Today’s global food processing industry is estimated to surpass $2 trillion in annual sales, some one-quarter of which directly involves international import or export sourcing. Poorly constructed logistic processes for foodstuff shipments, however, can expose food processors to a host of problems, including spoilage, failed regulatory inspections, and litigation over foodborne illnesses.
Food processors purchasing from overseas suppliers must ensure not only that those responsible for shipping the goods are intimately familiar with the regulations of every country through which freight will pass, but also that they understand the associated service parameters and costs. Designing a logistics system for food processors to meet these parameters requires a quantum leap from past shipping practices. The inescapable conclusion is that traditional supply methods are no longer adequate for the industry to meet competitive needs and regulatory requirements. Electronic tracking technology and the use of logistics experts are two necessary solutions.
China offers a case study of the complex global issues involved in today’s food products supply chain. While the European Union, Canada, and Mexico still top the list of food exporters to the United States, China’s share is growing rapidly. In the past decade, the value of Chinese food imports has more than tripled to over $2 billion, according to U.S. Department of Agriculture statistics.
Added to the typical complexity of inspecting these imported products, the Food and Drug Administration is charged under federal bioterrorism laws to oversee a “track and trace” standard that requires almost every business in the U.S. food supply chain to keep detailed records on receipt and shipment of goods—where they come from, who they’ve been sent to, lot numbers, and more—and to be able to supply that information four to eight hours after it is requested.
Perhaps surprisingly, the most common issues behind systemic supply chain problems do not involve failure to follow routine regulations, but rather arise from a lack of historical information on natural disasters, customs issues, and other unforeseen delays.
Anticipation is crucial for an effectively constructed food supply chain. Food processors that source globally can only be effective if they know exactly how and why a supply chain can go wrong, as well as how to build chains that stand a better chance of weathering typical problems. Supply may seem to be functioning correctly, but a minor problem at one end can snowball out of control, resulting in immense delays for the end processor. A delayed shipment or one that is mishandled with regard to temperature and humidity can render foodstuffs useless. Additionally, many jurisdictions have their own inspection and licensing requirements. These present some of the greatest challenges for both food processors and third-party logistics partners.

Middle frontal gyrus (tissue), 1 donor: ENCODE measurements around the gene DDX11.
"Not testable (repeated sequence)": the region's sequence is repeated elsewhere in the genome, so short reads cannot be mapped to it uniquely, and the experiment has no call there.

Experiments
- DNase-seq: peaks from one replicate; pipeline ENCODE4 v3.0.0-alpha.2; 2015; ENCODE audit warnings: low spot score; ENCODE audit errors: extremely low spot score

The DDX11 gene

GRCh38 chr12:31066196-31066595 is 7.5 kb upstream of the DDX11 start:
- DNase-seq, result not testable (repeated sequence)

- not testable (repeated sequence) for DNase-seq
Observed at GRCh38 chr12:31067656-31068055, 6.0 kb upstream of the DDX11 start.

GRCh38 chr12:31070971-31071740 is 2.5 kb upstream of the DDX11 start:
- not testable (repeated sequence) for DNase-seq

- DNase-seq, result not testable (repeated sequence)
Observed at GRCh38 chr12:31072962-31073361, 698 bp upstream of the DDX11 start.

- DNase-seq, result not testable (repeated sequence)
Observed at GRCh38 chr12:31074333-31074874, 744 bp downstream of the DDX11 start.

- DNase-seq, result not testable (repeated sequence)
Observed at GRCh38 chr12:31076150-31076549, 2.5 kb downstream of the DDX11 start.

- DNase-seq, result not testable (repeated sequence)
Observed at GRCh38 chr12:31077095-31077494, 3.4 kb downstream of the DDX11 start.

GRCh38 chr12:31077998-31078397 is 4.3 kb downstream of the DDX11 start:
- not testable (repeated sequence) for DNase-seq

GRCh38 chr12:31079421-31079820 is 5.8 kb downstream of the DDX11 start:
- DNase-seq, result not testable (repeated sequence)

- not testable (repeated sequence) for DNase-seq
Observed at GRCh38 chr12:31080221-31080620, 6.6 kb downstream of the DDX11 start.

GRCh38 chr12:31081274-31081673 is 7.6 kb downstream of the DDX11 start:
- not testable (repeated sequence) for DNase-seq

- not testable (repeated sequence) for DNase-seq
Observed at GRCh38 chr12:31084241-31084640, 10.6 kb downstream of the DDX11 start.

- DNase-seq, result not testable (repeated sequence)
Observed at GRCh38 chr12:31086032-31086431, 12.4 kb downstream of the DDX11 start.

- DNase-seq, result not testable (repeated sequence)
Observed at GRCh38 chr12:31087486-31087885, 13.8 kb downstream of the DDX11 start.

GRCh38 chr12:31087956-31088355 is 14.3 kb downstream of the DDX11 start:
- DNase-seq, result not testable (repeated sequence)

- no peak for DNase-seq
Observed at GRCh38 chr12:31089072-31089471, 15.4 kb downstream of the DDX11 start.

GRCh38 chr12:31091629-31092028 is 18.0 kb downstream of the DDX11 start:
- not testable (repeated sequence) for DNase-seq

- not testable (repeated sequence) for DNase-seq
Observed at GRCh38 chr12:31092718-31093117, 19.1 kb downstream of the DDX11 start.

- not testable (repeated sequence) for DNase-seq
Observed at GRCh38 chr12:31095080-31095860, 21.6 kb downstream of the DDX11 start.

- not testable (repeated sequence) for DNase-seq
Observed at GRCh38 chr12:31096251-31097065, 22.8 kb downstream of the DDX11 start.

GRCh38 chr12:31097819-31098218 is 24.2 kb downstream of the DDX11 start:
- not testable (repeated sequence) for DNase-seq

Information technology plays a central role in today’s evolving food production infrastructure. Computerized trace-back systems must provide an integrated information exchange platform that can be used across the supply chain, enabling companies to retrieve information at any stage once a product has been shipped to the food processor. It is essential that computerized trace-back systems provide an integrated information exchange platform that can be used across the supply chain, enabling information to be retrieved at any stage once a product has been shipped to the food processor. In addition, the system must be designed to be flexible, taking into account the highly varied documentation and quality standard requirements of multiple national food safety agencies. This will enable one central system to be adapted to many export markets.
Until recently, the technology needed to produce such tracking records had been incomplete at best. Common electronic information systems used to track products have included bar coding and radio frequency identification (RFID). These systems employ identification tags that are printed or attached to the product packaging to differentiate each product batch. In some instances, these unique identifications are used within the supply chain to document the composition of various ingredients and their processing history. Such information can then be updated and passed along the supply chain and to retailers to ensure proper compliance with regulatory requirements. But these physical tools do not, in and of themselves, facilitate state-of-the-art supply chain management, because they do not generate the kind of historical tracking data that can ensure that problems happen only once.